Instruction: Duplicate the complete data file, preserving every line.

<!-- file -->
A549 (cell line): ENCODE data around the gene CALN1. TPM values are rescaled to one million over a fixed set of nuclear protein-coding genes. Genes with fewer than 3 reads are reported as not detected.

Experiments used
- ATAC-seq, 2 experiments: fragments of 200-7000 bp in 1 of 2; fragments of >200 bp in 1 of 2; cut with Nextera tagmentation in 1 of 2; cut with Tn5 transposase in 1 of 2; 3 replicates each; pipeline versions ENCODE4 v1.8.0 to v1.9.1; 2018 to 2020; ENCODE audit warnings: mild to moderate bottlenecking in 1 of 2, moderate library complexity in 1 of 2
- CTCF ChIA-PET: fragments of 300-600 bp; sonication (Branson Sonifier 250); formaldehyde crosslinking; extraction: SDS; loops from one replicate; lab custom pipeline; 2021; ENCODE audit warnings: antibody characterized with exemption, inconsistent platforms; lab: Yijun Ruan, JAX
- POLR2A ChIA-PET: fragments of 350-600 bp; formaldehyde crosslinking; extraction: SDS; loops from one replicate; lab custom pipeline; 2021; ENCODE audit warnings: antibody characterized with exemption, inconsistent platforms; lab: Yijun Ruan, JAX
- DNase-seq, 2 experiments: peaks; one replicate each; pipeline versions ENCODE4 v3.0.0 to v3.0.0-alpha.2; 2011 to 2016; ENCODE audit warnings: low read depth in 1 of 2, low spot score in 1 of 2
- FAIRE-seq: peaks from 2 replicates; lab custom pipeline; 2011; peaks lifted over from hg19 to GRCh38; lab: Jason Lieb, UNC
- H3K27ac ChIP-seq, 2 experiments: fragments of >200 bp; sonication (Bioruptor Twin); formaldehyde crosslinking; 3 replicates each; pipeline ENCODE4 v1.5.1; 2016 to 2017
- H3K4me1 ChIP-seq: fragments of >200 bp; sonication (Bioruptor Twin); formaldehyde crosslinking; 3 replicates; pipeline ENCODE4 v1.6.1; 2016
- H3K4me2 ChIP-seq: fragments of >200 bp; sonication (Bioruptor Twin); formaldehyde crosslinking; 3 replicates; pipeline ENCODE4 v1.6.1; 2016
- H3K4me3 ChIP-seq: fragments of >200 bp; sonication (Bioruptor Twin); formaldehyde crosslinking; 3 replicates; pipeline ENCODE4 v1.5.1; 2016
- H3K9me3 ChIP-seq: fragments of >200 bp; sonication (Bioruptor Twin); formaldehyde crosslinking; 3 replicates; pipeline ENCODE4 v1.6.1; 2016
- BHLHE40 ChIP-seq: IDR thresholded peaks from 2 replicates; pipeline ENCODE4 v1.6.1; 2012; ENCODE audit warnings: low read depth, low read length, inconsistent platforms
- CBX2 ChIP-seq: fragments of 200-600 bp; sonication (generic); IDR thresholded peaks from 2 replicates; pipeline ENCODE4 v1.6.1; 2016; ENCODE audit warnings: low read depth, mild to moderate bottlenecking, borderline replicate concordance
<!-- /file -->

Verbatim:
A549 (cell line): ENCODE data around the gene CALN1. TPM values are rescaled to one million over a fixed set of nuclear protein-coding genes. Genes with fewer than 3 reads are reported as not detected.

Experiments used
- ATAC-seq, 2 experiments: fragments of 200-7000 bp in 1 of 2; fragments of >200 bp in 1 of 2; cut with Nextera tagmentation in 1 of 2; cut with Tn5 transposase in 1 of 2; 3 replicates each; pipeline versions ENCODE4 v1.8.0 to v1.9.1; 2018 to 2020; ENCODE audit warnings: mild to moderate bottlenecking in 1 of 2, moderate library complexity in 1 of 2
- CTCF ChIA-PET: fragments of 300-600 bp; sonication (Branson Sonifier 250); formaldehyde crosslinking; extraction: SDS; loops from one replicate; lab custom pipeline; 2021; ENCODE audit warnings: antibody characterized with exemption, inconsistent platforms; lab: Yijun Ruan, JAX
- POLR2A ChIA-PET: fragments of 350-600 bp; formaldehyde crosslinking; extraction: SDS; loops from one replicate; lab custom pipeline; 2021; ENCODE audit warnings: antibody characterized with exemption, inconsistent platforms; lab: Yijun Ruan, JAX
- DNase-seq, 2 experiments: peaks; one replicate each; pipeline versions ENCODE4 v3.0.0 to v3.0.0-alpha.2; 2011 to 2016; ENCODE audit warnings: low read depth in 1 of 2, low spot score in 1 of 2
- FAIRE-seq: peaks from 2 replicates; lab custom pipeline; 2011; peaks lifted over from hg19 to GRCh38; lab: Jason Lieb, UNC
- H3K27ac ChIP-seq, 2 experiments: fragments of >200 bp; sonication (Bioruptor Twin); formaldehyde crosslinking; 3 replicates each; pipeline ENCODE4 v1.5.1; 2016 to 2017
- H3K4me1 ChIP-seq: fragments of >200 bp; sonication (Bioruptor Twin); formaldehyde crosslinking; 3 replicates; pipeline ENCODE4 v1.6.1; 2016
- H3K4me2 ChIP-seq: fragments of >200 bp; sonication (Bioruptor Twin); formaldehyde crosslinking; 3 replicates; pipeline ENCODE4 v1.6.1; 2016
- H3K4me3 ChIP-seq: fragments of >200 bp; sonication (Bioruptor Twin); formaldehyde crosslinking; 3 replicates; pipeline ENCODE4 v1.5.1; 2016
- H3K9me3 ChIP-seq: fragments of >200 bp; sonication (Bioruptor Twin); formaldehyde crosslinking; 3 replicates; pipeline ENCODE4 v1.6.1; 2016
- BHLHE40 ChIP-seq: IDR thresholded peaks from 2 replicates; pipeline ENCODE4 v1.6.1; 2012; ENCODE audit warnings: low read depth, low read length, inconsistent platforms
- CBX2 ChIP-seq: fragments of 200-600 bp; sonication (generic); IDR thresholded peaks from 2 replicates; pipeline ENCODE4 v1.6.1; 2016; ENCODE audit warnings: low read depth, mild to moderate bottlenecking, borderline replicate concordance